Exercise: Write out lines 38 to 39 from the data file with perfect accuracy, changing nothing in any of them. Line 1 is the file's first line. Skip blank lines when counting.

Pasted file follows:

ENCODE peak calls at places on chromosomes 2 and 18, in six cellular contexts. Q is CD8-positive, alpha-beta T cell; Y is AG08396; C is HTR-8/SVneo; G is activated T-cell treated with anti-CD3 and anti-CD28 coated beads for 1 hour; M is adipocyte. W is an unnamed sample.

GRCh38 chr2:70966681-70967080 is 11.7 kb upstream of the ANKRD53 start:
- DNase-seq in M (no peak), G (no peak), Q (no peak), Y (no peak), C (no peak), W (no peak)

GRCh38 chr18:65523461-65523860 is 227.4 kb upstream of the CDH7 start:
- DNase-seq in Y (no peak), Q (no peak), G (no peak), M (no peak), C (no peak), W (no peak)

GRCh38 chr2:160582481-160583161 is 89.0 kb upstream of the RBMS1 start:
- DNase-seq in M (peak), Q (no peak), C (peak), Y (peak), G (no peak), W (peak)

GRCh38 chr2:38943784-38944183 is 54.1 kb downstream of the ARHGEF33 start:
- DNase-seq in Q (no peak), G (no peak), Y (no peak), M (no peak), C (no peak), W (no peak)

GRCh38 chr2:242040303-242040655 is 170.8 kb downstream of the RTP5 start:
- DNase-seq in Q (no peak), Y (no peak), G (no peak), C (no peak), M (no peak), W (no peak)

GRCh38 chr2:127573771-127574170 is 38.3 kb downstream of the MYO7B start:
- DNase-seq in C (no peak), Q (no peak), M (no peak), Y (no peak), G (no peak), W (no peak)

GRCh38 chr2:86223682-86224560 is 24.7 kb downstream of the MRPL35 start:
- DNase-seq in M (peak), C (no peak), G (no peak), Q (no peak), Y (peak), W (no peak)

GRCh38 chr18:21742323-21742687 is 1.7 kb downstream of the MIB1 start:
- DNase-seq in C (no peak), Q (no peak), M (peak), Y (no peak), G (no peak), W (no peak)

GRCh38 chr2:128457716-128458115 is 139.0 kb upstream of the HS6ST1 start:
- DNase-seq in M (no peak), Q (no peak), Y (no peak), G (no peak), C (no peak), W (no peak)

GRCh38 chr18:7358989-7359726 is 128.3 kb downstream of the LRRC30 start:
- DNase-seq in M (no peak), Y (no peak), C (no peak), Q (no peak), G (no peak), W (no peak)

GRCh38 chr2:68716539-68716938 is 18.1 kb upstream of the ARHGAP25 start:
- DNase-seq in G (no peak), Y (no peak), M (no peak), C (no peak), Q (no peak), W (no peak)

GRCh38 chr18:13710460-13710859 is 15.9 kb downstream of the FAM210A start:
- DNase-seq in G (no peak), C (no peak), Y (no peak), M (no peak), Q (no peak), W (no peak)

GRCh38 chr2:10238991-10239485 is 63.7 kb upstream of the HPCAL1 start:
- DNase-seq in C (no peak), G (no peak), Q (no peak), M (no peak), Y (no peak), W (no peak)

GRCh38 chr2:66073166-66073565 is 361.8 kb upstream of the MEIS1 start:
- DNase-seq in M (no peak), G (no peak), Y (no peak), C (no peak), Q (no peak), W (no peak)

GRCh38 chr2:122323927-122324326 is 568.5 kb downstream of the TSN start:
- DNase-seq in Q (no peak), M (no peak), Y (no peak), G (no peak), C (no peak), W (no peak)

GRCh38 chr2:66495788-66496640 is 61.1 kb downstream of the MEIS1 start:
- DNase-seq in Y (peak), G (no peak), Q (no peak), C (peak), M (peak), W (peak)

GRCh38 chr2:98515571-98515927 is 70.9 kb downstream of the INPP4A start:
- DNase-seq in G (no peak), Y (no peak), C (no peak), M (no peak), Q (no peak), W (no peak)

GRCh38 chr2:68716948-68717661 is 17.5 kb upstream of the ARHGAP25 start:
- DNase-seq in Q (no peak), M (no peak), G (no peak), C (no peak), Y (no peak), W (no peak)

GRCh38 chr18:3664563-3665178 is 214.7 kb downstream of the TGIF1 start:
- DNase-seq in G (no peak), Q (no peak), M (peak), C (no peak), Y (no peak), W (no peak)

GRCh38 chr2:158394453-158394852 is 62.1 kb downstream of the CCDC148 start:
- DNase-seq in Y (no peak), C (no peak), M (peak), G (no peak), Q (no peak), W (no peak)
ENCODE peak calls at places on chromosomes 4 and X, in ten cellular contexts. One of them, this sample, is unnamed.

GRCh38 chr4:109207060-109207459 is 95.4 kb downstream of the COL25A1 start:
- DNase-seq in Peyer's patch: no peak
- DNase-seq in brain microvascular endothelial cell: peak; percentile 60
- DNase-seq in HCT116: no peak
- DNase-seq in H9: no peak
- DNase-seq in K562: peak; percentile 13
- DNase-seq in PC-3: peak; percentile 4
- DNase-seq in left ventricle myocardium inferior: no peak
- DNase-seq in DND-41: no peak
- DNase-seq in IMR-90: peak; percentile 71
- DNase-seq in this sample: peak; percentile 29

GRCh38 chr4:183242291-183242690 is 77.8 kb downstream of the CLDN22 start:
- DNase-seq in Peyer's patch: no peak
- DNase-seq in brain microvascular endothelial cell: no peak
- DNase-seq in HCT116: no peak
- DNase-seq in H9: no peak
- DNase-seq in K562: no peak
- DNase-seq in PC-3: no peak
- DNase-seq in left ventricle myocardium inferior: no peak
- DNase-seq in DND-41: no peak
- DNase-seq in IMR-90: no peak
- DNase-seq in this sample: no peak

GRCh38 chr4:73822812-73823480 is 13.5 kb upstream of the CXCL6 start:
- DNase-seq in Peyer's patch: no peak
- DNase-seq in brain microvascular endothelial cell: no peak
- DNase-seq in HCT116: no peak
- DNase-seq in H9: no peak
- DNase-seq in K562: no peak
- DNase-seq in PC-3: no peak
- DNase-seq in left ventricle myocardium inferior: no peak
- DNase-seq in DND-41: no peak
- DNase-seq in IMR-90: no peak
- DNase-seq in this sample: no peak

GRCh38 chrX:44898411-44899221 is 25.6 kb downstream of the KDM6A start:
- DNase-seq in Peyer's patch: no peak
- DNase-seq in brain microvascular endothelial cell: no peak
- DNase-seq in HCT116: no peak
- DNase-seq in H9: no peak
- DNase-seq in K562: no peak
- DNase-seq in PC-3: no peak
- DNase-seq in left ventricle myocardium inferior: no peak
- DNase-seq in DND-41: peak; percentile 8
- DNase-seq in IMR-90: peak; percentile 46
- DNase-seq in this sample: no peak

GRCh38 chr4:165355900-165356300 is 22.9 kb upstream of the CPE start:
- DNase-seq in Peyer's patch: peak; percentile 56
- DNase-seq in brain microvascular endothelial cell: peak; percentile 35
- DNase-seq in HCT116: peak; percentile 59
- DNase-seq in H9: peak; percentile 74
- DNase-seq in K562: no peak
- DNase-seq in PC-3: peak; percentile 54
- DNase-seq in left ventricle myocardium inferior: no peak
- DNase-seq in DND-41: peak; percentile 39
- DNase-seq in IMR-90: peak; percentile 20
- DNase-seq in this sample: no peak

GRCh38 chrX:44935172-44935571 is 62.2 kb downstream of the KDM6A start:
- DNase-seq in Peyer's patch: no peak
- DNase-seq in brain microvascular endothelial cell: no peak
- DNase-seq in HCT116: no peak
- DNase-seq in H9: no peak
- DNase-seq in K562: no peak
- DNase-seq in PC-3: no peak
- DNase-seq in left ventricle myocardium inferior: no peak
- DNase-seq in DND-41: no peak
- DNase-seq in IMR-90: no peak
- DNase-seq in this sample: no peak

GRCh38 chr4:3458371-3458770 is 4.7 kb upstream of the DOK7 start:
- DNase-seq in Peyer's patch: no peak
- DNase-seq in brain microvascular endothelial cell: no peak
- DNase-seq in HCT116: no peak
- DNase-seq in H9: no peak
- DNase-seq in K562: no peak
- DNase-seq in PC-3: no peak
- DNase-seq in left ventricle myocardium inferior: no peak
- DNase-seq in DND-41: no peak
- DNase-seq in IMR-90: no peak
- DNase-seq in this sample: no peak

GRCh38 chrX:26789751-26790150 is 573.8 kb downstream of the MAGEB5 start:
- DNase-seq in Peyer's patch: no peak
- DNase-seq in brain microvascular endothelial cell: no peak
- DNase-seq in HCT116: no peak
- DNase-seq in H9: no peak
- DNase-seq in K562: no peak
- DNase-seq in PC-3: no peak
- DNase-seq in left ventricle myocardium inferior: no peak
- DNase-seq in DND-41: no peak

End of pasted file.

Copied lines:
GRCh38 chr18:3664563-3665178 is 214.7 kb downstream of the TGIF1 start:
- DNase-seq in G (no peak), Q (no peak), M (peak), C (no peak), Y (no peak), W (no peak)